feedBase fixes - 2018-04-19T16:47:52Z
I found a feedBase problem, an interaction with the new checkboxes, de-duping and dereferencing feed URLs. It would manifest this way: Click a checkbox for a feed, reload the page, the feed is unchecked. But only for a few feeds. For most feeds it worked as it should (that's why I didn't catch the problem the first time around).
The common denominator -- the feeds were one of the de-duped feeds on the hotlist. The solution is to be careful with the de-duping map, to always map to the one that's preferred by the server, because we deref the URL before subscribing. We weren't doing that for a few of the de-duped feeds. The problem may come up with future mappings and I want to be sure we don't have to repeat the debugging process.
Another thing -- when dereferencing a URL, if the only difference is the protocol, don't use the deref, stick with what you have.
I'm beginning to realize that we need feeds to have a guid, to take all the guesswork out of this. It's a real mess! Once you try to maintain a database of feeds, something I've not actually done myself before, you buy into trying to come up with a canonical ID for a feed. The URL works pretty well, until you realize that there are several different URLs for each feed.
Also realizing we should have popped the protocol off the URL before using it as a key so http://xxx would be the same feed as https://xxx.
Wouldn't it be a great to have a blog that covered developments across all feed readers, so we can follow what's new? If you make a reader, would you support this? Not sure who would be good to write it, but we'd need someone who loves RSS, and isn't in business.
I was able to replace iconv with iconv-lite in River5, so if you have been having trouble installing, it makes sense to try again.
When I was growing up in NYC, before the EPA, they'd burn garbage in incinerators, in the morning, as I walked to school. It was choking. My mom sent me out clean, by the time I got to school there'd be burnt garbage in my hair and on my clothes.
Long ago, I designed a language - 2018-04-18T16:46:09Z
Little-known fact: I designed and developed a programming language.
My goal was to create an environment I would work in for the rest of my career. I just realized it's exactly 30 years later, and I'm still using it.
30 fucking years. I think I earned the right to say it that way. 🚀
Where would I start? db.c of course. 💥
PS: Most people don't know about Frontier. But you probably do know about things that were developed in Frontier. Like the first blogs, podcasts, RSS feeds, readers and content creation tools, XML-RPC and lots of other good shit. People would ask me how I got so much done. "Great tools." That's Frontier.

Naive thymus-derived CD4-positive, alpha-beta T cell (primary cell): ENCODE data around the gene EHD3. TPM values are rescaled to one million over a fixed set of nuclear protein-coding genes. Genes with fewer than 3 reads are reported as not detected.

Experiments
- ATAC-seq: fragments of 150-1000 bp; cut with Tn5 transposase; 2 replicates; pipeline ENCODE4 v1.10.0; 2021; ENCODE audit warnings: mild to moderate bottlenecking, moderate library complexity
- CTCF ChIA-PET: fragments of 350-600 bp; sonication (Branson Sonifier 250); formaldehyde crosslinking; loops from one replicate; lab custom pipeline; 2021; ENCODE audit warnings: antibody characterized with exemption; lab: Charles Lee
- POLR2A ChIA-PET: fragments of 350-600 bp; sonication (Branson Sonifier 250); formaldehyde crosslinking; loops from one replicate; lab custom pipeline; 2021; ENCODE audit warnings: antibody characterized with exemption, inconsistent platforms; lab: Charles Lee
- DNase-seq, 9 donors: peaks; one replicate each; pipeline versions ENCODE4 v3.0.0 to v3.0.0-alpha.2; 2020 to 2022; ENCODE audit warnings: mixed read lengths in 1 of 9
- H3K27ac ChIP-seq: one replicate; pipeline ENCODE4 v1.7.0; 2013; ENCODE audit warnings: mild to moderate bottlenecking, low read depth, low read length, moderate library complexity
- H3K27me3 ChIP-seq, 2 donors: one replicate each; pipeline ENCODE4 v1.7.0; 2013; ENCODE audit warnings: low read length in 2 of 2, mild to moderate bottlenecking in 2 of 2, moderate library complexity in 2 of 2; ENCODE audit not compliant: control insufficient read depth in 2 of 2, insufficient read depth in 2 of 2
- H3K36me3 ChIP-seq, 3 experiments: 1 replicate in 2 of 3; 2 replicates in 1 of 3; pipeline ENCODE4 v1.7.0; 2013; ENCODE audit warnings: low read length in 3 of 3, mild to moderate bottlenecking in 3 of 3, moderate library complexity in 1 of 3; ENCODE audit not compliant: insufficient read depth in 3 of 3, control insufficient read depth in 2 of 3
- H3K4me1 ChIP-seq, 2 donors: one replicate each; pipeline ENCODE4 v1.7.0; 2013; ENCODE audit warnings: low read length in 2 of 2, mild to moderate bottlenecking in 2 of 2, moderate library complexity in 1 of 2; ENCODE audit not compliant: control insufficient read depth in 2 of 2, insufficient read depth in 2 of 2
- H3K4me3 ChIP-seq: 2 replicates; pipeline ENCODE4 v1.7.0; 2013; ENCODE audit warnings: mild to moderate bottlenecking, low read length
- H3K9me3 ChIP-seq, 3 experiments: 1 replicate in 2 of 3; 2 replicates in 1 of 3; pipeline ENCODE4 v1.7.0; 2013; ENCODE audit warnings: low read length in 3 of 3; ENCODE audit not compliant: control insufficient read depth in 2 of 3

A friend who uses Feedly told me about his collection of NYT feeds. He sent a pointer, where Feedly offered me a chance to use his list. But only on Feedly. Ugh. Ideally, they would let me have the list in OPML form. I suspect they do, but if so, it's not obvious esp to someone who would want the list in OPML, i.e. someone who is not a frequent Feedly user, such as yours truly. This is the problem with commercial vendors who build on open formats. They don't reciprocate. They consume the openness. This happened before. Even better if they offered a dynamic link to the user's collection, so I could add the link to the OPML to my reader and if his collection changed I'd be updated. Remember the big idea of the web, people return to places that send them away. Feedly is doing the opposite, trying to suck people in and hold them. This is the tech industry philosophy, and it will imho be its downfall.
I would pay a fee to subscribe to a group of news pubs. I think this is necessary, but this should be created and managed independent of the tech industry. News already looks to tech to be its sugar daddy which leads to fawning coverage, and a huge conflict, at a time when tech is more in the news than ever, and deserving of scrutiny. Tech controlling news flow, especially Apple, which has little respect for criticism, free speech, spells the end of any semblance of independence of news. Also I'm hearing more that paywalls are seriously stifling the flow of news, at a time when we need better flow. Apple would not be good for that either.